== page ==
(To put into perspective how authoritative he was on the glass, Dennis Rodman, considered the greatest rebounder the modern NBA has seen, set the single-season record with a 20.83 percent mark during the 1994-95 season.)
Robinson’s presence extended past his own dominance, opening the doors for others to crash the glass due to the amount of attention Cleveland needed to pay to him under the rim. Per Cleaning the Glass, New York rebounded 40.9 percent of its own misses with Robinson on the floor. That’s right: two out of every five misses over the course of the entire series by a Knicks ended up in the hands of another Knicks player when Robinson was out there, which is absurd.
The Knicks were phenomenal defensively in the series, but it’s worth noting that Cleveland defended New York fairly well, too. New York’s 111.1 offensive rating in the series would have ranked in the 28th in the NBA this season, sandwiched between the Rockets and Pistons. The second-chance points were by and large the primary differentiator in the Knicks’ runs throughout the series — they outscored the Cavs, 91-55, in second-chance points across all five games.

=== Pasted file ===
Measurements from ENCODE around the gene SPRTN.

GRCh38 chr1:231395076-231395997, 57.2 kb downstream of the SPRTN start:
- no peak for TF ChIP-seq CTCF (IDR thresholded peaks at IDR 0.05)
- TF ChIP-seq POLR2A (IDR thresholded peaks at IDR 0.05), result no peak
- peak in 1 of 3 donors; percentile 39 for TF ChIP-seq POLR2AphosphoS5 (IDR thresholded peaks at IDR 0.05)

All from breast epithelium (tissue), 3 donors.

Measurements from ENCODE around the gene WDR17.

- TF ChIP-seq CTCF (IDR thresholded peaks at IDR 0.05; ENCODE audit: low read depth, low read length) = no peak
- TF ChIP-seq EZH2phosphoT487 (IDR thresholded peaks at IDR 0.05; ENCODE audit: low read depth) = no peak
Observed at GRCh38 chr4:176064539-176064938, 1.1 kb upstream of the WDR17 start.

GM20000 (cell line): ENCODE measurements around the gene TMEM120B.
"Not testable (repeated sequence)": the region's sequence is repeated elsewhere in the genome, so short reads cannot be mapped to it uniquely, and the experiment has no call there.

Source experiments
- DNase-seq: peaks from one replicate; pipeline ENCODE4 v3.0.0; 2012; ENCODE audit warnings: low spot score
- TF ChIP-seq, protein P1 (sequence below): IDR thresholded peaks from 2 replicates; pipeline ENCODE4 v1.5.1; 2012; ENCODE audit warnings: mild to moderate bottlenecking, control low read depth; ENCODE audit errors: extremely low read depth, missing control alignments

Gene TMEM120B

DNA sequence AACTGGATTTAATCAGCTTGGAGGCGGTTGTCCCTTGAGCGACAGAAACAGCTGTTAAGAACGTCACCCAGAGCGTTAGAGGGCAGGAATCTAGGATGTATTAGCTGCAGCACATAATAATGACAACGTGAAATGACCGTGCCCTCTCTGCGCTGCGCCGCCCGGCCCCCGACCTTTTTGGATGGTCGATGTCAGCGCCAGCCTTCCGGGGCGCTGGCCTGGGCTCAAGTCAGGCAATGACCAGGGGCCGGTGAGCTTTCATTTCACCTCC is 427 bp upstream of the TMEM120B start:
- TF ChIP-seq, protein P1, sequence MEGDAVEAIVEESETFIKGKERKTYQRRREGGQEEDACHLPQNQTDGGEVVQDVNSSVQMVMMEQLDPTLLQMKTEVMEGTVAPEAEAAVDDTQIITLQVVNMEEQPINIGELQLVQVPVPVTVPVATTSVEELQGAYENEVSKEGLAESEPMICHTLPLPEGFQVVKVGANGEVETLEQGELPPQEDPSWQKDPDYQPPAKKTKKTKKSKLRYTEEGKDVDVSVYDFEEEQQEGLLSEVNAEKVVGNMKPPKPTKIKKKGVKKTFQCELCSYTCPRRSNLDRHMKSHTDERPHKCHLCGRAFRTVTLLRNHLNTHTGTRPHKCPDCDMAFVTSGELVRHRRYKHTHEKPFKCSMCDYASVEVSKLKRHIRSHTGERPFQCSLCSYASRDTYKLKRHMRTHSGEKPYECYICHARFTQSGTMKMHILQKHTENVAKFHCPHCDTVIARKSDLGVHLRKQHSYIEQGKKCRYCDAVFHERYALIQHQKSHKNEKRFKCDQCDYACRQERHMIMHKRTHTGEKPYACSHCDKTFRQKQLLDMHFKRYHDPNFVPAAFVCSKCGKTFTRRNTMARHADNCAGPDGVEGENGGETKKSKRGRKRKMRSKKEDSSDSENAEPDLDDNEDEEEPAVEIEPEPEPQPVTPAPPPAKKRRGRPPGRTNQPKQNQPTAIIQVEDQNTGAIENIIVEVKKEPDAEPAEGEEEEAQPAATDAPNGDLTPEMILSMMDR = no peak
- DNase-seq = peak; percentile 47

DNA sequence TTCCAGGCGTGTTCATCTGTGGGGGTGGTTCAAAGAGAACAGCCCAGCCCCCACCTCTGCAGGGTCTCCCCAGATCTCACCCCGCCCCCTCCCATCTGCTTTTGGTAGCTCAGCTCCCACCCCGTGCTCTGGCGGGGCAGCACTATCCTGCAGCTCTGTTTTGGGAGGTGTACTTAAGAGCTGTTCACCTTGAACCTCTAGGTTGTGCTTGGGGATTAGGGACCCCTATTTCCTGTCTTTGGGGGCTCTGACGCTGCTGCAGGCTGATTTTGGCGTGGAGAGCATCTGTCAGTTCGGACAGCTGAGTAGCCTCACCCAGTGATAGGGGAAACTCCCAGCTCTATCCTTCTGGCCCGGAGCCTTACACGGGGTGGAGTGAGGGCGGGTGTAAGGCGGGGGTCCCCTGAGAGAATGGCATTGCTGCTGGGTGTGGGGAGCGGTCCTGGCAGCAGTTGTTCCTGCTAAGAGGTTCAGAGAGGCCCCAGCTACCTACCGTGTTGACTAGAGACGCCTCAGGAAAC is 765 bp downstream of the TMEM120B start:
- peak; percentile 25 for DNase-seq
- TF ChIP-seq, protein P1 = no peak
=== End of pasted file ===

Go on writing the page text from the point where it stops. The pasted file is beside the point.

This series is arguably Robinson’s shining moment as a pro, one in which he was the most impactful player on the court for large stretches. He drastically outperformed one of the best frontcourts in basketball, as he reeled in 29 offensive rebounds compared to the combined 30 from Jarrett Allen and Evan Mobley. Making this even more impressive is that, like Mobley, this was Robinson’s first time in the postseason, as he missed the 2020-21 first-round series against the Atlanta Hawks with a foot fracture.